When I was drinking, I loved being the center of attention.
I was never a crack whore, but rather an attention whore. Look at me, ME, me. Tell me I’m pretty. Adore me and shower me with affection. Consider me smart and funny. Think of ME often and let me know you’re doing so. Watch ME get silly drunk and be hilarious and irreverent. Isn’t this fun? It is, for ME!
And I always wanted to be right. I considered it acceptable because you know, I’m a Leo, and everybody knows Leos are supposed to be larger than life, natural-born leaders and limelight-seekers, adored by many, magnetic to all, and generally the confident experts about almost anything under the sun. Funny how being born in a certain month gives you that right, huh? Even when I knew nothing about a particular subject, I could always pull some semi-related factoid out of my ass and sound pretty knowledgable presenting it. ME, not know something? Preposterous! You know the question - Would you rather be right or happy? That one was easy.
So it’s terribly and wonderfully ironic to me that when I celebrate a sober milestone at an AA meeting (most recently 9 months), I get a little anxious because I know the attention will be on me, briefly, and that usually I’ll be asked to share my thoughts with a room full of people. And because this program has literally brought me to my knees and shown me that the world does NOT revolve around ME, standing in the spotlight doesn’t feel so natural anymore. It feels…humbling and awkward; the kind of awkward that feels like I’m actually growing in the experience. Standing up and sharing my sentiments and thanking the people who help me stay sober every day is a raw and vulnerable thing. It’s lovely and terrifying at the same time and leaves me feeling a little exhausted yet exhilarated from the honesty, if that makes any sense.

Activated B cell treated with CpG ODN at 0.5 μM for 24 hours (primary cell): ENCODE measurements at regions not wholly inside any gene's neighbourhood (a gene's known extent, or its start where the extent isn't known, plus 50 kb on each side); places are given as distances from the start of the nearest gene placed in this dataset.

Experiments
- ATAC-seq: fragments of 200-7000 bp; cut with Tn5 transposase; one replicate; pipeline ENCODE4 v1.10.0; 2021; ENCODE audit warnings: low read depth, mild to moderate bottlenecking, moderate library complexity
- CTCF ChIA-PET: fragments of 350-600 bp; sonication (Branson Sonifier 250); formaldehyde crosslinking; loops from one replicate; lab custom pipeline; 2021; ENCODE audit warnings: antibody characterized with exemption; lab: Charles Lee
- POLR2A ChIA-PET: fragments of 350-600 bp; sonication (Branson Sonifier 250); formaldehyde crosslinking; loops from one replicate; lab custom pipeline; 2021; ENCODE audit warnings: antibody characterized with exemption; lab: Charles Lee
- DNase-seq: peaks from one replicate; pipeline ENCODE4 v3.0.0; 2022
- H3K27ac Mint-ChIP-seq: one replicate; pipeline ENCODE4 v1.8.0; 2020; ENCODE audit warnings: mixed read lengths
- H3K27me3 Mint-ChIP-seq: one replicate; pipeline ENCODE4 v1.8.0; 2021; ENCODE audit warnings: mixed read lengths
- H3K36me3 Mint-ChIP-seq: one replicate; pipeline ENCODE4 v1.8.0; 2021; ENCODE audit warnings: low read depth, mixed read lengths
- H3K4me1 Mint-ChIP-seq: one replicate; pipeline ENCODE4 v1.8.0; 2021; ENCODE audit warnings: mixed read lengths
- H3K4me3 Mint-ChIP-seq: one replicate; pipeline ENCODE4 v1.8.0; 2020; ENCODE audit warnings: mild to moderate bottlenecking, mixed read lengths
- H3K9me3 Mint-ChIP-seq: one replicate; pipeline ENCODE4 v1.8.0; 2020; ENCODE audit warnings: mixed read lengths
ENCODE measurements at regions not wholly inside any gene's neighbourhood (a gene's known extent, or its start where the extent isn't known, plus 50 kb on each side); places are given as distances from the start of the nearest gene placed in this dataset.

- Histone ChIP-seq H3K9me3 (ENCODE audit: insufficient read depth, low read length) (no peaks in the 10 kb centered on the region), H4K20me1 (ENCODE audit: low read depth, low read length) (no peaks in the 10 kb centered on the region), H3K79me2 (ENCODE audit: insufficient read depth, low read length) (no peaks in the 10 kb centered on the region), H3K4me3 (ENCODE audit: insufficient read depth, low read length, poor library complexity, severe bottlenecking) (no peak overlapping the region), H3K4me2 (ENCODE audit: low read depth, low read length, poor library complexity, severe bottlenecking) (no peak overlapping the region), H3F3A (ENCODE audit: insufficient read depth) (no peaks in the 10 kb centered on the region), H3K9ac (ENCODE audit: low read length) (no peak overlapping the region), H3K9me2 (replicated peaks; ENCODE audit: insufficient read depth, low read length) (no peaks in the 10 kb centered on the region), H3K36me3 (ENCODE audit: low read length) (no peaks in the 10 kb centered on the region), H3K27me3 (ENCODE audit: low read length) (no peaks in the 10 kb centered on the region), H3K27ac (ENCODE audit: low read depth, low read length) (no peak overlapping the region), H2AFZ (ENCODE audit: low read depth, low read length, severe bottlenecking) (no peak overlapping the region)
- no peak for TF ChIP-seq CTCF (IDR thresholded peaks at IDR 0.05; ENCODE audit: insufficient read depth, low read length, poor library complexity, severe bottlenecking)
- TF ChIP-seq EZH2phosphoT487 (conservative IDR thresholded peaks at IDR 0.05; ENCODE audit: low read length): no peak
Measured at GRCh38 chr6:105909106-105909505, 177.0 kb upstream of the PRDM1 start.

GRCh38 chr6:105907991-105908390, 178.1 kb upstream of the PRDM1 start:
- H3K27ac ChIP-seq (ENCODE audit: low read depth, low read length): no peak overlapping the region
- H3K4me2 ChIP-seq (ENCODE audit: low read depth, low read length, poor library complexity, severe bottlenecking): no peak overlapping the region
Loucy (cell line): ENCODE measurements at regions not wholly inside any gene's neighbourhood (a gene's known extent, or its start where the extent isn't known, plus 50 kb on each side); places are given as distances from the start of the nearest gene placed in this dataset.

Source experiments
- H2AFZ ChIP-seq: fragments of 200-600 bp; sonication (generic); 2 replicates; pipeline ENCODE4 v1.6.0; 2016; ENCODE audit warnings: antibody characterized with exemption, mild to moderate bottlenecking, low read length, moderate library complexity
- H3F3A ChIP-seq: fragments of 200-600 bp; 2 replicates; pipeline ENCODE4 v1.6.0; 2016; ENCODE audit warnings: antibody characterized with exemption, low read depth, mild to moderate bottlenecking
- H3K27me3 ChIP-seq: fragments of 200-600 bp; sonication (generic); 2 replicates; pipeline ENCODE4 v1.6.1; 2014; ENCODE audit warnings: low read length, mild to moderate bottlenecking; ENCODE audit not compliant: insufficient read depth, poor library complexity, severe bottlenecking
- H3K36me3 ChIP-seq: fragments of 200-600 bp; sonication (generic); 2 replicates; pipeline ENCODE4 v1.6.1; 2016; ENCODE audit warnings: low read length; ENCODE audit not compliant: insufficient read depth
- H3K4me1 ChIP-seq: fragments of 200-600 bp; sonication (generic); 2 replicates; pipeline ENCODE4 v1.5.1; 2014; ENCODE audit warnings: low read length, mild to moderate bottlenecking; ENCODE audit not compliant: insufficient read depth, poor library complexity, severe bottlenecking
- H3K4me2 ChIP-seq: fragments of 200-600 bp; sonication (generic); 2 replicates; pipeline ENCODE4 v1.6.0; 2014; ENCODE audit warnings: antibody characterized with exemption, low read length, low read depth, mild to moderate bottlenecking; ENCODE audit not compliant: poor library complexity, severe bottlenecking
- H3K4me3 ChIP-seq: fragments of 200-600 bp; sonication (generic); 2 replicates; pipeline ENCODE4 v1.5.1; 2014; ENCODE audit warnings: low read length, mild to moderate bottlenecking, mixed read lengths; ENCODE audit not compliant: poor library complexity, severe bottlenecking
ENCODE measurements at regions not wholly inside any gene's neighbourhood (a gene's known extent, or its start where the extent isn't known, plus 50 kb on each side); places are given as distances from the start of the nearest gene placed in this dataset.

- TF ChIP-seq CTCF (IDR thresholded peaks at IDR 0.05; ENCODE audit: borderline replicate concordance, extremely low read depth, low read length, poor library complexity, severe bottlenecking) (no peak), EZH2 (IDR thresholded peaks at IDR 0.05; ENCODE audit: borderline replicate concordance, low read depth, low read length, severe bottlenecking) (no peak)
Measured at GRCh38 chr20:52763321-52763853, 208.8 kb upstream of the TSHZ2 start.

In this program, I have also learned to shut up.
Specifically, to shut the fuck up when I want to spout something that may or may not be valuable to a conversation or interaction. Someone in a meeting once said that we should all ask ourselves these questions, in this order, when faced with a challenging person or situation and we’re tempted to jump in:
- Does it need to be said?
- Does it need to be said right now?
- Does it need to be said right now by ME?
Considering these questions and being content in silence allows me to really listen to other people and realize that their points of view are not merely there to serve as a bridge to the next thing I’m going to say. Listening takes me out of myself and my own head and shows respect for other people. It keeps me from swallowing ME whole. And makes being right about something completely unimportant. Turns out I was carrying myself and all of my righteousness and self-centeredness around like a big bag of shit, and that shit was heavy. When I put it down and walked away from it, I finally found myself.
Until next time…
Jennifer is an entrepreneur, a mother, a writer, and an alcoholic in recovery with a sobriety date of September 14, 2015. She is a former human resources professional, which means she’s seen it all, in and out of the workplace. She has a daughter in college and a dog curled up on the sofa. She’s naturally inclined to use foul language and believes there aren’t enough women in positions of power in this world, and she’s looking to change that. Her writing here will shed light on what it’s like to be new in recovery.